Last week the Art House board went on a retreat for the usual reasons you might expect a non-profit board to meet on a Saturday morning. The agenda was as follows: revisit the board commitment, refresh the mission statement, and re-envision the next three years with a strategic planning framework. Before we got to these business maters, however, we had a couple icebreakers to loosen everyone up and get the blood flowing at an hour when most of us might just be rolling out of bed.
One icebreaker was to create a continuous line drawing of a scene, blind (not looking at the paper). I choose to illustrate the table next to me with the majority of the board sketching decorative birds, ornate plaster motifs, scenes out the window, etc. The reason for drawing my fellow board members was to capture the moment, not because the scene was unique, but because just a few minutes earlier we had been discussing the one thing that brought this diverse group of people together. It was the first icebreaker and seemly an innocent question. “Why did you join the Art House board?”
Everyone’s answers were unique, but they had a common thread – art touched their life, so they want to make that happen for others. One gentlemen explained that he was a bit dyslexic growing up and probably wouldn’t have made it through school if it hadn’t been for the encouragement of his elementary art teacher. Another lady said that art literally saved her life! My story wasn’t nearly as dramatic, nonetheless it rings the same – art has changed the course of my life.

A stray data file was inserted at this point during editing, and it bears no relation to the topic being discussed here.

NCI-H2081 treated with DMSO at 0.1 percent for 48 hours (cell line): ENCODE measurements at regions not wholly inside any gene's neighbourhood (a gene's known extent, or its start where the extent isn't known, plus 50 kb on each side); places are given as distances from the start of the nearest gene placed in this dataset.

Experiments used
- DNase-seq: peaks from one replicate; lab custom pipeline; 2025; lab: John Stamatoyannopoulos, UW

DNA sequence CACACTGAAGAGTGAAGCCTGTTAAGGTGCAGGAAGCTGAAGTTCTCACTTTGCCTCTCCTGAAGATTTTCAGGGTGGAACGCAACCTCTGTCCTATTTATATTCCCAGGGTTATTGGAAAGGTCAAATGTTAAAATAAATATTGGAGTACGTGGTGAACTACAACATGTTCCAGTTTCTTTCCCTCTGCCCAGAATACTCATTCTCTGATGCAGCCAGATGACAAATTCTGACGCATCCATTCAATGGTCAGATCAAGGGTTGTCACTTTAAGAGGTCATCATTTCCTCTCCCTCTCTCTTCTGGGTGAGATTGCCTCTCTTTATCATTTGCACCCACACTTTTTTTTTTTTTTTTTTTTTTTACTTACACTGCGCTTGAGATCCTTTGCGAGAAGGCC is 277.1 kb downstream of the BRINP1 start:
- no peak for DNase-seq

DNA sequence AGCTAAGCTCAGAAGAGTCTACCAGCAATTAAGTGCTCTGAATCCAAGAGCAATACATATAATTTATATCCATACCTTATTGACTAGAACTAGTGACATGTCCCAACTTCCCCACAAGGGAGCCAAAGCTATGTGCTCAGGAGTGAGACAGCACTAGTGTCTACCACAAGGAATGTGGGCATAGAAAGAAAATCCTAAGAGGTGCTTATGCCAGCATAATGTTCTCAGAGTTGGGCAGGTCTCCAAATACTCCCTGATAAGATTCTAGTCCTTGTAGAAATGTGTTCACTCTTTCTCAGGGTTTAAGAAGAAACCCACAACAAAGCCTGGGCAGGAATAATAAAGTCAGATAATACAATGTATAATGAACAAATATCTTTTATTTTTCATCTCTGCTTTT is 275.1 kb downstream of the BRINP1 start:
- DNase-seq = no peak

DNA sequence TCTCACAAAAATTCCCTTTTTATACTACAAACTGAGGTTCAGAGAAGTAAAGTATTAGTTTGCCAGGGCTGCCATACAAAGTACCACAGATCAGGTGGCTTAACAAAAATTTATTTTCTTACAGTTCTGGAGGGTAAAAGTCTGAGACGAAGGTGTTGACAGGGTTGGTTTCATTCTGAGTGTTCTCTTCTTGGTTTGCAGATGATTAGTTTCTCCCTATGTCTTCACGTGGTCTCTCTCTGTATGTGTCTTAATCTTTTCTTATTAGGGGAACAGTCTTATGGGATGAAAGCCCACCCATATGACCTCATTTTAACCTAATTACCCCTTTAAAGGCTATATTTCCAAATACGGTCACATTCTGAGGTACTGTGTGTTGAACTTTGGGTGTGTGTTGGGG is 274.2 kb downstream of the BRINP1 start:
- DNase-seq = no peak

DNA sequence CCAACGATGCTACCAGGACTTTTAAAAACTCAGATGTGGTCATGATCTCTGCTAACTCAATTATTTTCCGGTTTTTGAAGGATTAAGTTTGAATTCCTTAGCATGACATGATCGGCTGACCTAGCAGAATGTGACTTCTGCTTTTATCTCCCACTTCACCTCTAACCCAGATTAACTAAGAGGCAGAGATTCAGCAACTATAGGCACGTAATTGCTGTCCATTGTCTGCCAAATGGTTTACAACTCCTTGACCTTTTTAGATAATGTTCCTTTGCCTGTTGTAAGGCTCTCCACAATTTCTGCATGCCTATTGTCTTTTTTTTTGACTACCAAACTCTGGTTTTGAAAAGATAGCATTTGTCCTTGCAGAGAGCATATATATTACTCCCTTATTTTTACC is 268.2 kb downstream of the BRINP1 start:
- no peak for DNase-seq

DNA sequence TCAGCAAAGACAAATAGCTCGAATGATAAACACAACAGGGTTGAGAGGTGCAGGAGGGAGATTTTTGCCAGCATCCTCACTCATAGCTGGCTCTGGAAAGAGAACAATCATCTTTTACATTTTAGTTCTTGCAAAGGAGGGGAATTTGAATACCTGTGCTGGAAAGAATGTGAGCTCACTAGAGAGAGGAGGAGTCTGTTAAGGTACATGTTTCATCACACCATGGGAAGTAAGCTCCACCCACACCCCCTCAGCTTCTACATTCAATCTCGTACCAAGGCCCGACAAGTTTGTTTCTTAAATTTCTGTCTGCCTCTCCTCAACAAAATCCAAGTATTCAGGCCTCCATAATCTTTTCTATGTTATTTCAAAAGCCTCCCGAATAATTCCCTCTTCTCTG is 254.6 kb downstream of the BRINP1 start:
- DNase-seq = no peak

I was attending a new school in 2nd grade and was just recovering from a terrible accident over the summer that left my face badly scarred. All the emotional baggage that goes along with being a new kid who looks funny set in by the first few weeks. Everything changed one day when I made a drawing after school from a book of a simple racecar. My art teacher, Mrs. Lombardo, was so encouraging when she saw it that the other kids took notice and suddenly I had a new identity in school – I was an artist. She later entered a painting I had made into the school art show for a blue ribbon. I don’t have the drawing, painting or ribbon any longer, but Mrs. Lombardo changed the course of my life. Art became my focus every year after and eventually I ended up becoming an Architect, marrying an artist, and joining the board of Art House.
If art has touched your life, please consider supporting your local art scene by buying art, donating to arts organizations or even joining a non-profit arts board like Art House. Every life deserves to be touched by art.
David W Craun – Board Member